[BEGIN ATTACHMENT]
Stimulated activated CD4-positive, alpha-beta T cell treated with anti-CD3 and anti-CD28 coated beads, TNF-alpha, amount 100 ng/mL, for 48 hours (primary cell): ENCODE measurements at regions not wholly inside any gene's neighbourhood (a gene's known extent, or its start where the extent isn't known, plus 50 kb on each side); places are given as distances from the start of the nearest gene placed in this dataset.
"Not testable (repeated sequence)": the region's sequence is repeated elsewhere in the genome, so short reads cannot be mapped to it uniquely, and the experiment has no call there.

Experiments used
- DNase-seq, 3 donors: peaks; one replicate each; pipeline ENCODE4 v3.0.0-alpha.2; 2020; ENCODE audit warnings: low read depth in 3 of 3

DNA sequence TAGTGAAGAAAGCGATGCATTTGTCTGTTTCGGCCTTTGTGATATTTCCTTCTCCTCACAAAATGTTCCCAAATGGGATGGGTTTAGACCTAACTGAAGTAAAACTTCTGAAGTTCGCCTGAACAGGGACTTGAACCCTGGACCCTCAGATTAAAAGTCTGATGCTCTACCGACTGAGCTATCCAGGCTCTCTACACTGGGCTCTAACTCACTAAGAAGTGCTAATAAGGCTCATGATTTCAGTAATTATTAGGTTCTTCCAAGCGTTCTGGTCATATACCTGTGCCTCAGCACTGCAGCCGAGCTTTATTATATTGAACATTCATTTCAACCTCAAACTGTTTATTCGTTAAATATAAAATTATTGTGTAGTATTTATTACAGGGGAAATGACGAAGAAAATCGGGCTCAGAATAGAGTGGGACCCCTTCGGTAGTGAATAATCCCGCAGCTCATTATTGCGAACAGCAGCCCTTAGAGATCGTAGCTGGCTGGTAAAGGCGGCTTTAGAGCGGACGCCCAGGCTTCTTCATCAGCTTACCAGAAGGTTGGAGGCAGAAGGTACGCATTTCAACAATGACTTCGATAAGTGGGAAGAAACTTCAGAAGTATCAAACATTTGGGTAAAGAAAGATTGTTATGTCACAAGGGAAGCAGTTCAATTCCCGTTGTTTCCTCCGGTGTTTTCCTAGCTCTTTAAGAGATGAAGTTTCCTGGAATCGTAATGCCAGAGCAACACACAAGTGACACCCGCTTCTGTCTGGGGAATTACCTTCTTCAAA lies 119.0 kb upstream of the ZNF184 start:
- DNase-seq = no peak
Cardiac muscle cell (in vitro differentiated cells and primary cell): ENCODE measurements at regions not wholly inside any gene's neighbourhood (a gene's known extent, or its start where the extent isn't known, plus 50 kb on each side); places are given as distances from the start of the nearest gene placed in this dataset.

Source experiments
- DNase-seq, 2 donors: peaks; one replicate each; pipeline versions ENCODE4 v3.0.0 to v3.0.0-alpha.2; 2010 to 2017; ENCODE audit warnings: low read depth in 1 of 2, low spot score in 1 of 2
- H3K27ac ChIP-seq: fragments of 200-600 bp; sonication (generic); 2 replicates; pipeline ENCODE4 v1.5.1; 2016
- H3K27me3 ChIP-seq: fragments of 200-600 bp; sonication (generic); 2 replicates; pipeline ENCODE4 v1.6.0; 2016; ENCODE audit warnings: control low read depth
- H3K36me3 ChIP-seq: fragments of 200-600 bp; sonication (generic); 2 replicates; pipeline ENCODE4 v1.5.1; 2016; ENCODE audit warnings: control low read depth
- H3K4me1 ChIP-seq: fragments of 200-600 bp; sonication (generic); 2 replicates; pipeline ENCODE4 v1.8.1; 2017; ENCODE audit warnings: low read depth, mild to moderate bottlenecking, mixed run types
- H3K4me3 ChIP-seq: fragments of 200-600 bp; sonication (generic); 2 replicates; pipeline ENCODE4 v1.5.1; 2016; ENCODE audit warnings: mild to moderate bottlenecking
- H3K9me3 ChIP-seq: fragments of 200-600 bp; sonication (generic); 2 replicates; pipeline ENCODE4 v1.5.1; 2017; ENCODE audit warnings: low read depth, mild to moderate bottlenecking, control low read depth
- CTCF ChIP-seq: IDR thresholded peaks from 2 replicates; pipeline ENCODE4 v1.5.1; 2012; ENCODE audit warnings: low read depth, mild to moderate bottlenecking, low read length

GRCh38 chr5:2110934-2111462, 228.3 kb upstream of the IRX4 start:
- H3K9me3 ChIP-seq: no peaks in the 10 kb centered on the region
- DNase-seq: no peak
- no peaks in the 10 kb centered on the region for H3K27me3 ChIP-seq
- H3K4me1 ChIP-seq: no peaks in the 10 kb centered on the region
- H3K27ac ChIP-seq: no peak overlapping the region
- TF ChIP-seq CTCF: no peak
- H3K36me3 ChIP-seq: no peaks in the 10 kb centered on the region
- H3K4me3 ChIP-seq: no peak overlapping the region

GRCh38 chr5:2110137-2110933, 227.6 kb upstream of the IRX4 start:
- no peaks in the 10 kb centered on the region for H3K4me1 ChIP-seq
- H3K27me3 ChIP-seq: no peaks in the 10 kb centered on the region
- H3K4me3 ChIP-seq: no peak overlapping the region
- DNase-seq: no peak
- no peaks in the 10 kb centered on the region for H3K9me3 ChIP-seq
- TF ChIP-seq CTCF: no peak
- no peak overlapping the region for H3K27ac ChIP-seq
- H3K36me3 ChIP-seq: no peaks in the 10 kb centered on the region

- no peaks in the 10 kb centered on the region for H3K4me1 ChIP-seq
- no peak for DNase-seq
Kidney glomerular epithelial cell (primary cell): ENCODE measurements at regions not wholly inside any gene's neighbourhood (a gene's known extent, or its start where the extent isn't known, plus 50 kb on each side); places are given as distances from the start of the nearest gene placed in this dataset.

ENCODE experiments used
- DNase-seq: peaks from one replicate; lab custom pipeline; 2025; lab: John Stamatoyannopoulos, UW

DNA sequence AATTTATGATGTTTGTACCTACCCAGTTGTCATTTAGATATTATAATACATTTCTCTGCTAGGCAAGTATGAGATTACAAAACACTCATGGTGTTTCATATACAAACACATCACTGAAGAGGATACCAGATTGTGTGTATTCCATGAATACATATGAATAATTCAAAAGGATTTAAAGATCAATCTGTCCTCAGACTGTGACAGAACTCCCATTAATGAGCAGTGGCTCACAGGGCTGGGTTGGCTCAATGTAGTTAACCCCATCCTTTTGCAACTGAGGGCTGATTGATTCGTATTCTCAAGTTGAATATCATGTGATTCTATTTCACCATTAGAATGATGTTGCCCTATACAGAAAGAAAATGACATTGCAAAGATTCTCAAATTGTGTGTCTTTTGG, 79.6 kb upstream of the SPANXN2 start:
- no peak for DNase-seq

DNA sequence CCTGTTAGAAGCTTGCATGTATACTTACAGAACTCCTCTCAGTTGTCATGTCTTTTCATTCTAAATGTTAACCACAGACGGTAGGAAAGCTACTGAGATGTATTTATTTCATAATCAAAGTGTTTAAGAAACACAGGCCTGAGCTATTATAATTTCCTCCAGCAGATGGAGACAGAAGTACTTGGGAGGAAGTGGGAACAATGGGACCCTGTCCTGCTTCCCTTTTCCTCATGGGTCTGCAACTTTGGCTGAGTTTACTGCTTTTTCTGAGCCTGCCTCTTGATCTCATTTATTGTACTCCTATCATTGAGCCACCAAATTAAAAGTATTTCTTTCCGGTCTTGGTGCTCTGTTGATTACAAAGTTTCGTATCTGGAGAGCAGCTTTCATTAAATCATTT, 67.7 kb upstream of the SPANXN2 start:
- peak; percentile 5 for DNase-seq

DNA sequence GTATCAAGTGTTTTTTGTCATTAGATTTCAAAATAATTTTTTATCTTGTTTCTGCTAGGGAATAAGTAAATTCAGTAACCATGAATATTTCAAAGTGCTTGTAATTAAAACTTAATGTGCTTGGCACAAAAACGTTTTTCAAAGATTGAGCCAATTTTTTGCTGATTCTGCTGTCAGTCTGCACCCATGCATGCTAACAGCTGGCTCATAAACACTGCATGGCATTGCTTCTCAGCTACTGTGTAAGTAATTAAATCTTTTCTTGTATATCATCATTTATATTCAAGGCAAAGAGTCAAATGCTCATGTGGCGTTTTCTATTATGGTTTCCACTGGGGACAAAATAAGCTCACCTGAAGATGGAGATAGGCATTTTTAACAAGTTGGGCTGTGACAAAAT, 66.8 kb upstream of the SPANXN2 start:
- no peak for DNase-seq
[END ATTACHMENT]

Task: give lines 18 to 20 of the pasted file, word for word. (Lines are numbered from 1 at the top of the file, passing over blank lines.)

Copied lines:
- H3K9me3 ChIP-seq: no peaks in the 10 kb centered on the region
- DNase-seq: no peak
- no peaks in the 10 kb centered on the region for H3K27me3 ChIP-seq